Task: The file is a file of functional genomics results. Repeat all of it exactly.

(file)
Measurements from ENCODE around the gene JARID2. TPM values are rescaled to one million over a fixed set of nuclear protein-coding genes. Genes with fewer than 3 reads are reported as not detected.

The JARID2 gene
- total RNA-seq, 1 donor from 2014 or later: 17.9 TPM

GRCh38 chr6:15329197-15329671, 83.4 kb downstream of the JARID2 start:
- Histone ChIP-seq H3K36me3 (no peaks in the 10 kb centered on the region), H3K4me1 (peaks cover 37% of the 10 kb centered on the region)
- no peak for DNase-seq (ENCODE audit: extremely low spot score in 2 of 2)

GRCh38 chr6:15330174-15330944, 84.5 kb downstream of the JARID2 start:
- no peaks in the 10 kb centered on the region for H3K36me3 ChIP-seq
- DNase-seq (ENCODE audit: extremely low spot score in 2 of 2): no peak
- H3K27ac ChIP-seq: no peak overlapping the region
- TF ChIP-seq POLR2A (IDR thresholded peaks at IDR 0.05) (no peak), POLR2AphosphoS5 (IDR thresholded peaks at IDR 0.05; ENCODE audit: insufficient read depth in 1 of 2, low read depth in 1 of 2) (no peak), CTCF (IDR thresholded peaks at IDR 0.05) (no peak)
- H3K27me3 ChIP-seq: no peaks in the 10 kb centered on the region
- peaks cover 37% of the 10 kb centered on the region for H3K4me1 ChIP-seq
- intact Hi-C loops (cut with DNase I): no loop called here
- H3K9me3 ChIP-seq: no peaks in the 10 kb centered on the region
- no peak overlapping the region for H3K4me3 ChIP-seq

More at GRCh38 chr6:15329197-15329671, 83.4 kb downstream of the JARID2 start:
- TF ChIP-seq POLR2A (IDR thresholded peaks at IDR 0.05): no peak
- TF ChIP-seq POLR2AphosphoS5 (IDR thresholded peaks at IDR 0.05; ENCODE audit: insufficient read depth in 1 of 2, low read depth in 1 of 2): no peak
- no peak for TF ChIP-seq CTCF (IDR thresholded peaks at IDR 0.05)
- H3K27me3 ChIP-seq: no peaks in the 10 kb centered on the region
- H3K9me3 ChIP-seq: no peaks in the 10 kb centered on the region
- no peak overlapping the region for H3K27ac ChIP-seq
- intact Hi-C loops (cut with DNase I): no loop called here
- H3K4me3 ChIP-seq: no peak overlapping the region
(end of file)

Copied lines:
Measurements from ENCODE around the gene JARID2. TPM values are rescaled to one million over a fixed set of nuclear protein-coding genes. Genes with fewer than 3 reads are reported as not detected.

The JARID2 gene
- total RNA-seq, 1 donor from 2014 or later: 17.9 TPM

GRCh38 chr6:15329197-15329671, 83.4 kb downstream of the JARID2 start:
- Histone ChIP-seq H3K36me3 (no peaks in the 10 kb centered on the region), H3K4me1 (peaks cover 37% of the 10 kb centered on the region)
- no peak for DNase-seq (ENCODE audit: extremely low spot score in 2 of 2)

GRCh38 chr6:15330174-15330944, 84.5 kb downstream of the JARID2 start:
- no peaks in the 10 kb centered on the region for H3K36me3 ChIP-seq
- DNase-seq (ENCODE audit: extremely low spot score in 2 of 2): no peak
- H3K27ac ChIP-seq: no peak overlapping the region
- TF ChIP-seq POLR2A (IDR thresholded peaks at IDR 0.05) (no peak), POLR2AphosphoS5 (IDR thresholded peaks at IDR 0.05; ENCODE audit: insufficient read depth in 1 of 2, low read depth in 1 of 2) (no peak), CTCF (IDR thresholded peaks at IDR 0.05) (no peak)
- H3K27me3 ChIP-seq: no peaks in the 10 kb centered on the region
- peaks cover 37% of the 10 kb centered on the region for H3K4me1 ChIP-seq
- intact Hi-C loops (cut with DNase I): no loop called here
- H3K9me3 ChIP-seq: no peaks in the 10 kb centered on the region
- no peak overlapping the region for H3K4me3 ChIP-seq

More at GRCh38 chr6:15329197-15329671, 83.4 kb downstream of the JARID2 start:
- TF ChIP-seq POLR2A (IDR thresholded peaks at IDR 0.05): no peak
- TF ChIP-seq POLR2AphosphoS5 (IDR thresholded peaks at IDR 0.05; ENCODE audit: insufficient read depth in 1 of 2, low read depth in 1 of 2): no peak
- no peak for TF ChIP-seq CTCF (IDR thresholded peaks at IDR 0.05)
- H3K27me3 ChIP-seq: no peaks in the 10 kb centered on the region
- H3K9me3 ChIP-seq: no peaks in the 10 kb centered on the region
- no peak overlapping the region for H3K27ac ChIP-seq
- intact Hi-C loops (cut with DNase I): no loop called here
- H3K4me3 ChIP-seq: no peak overlapping the region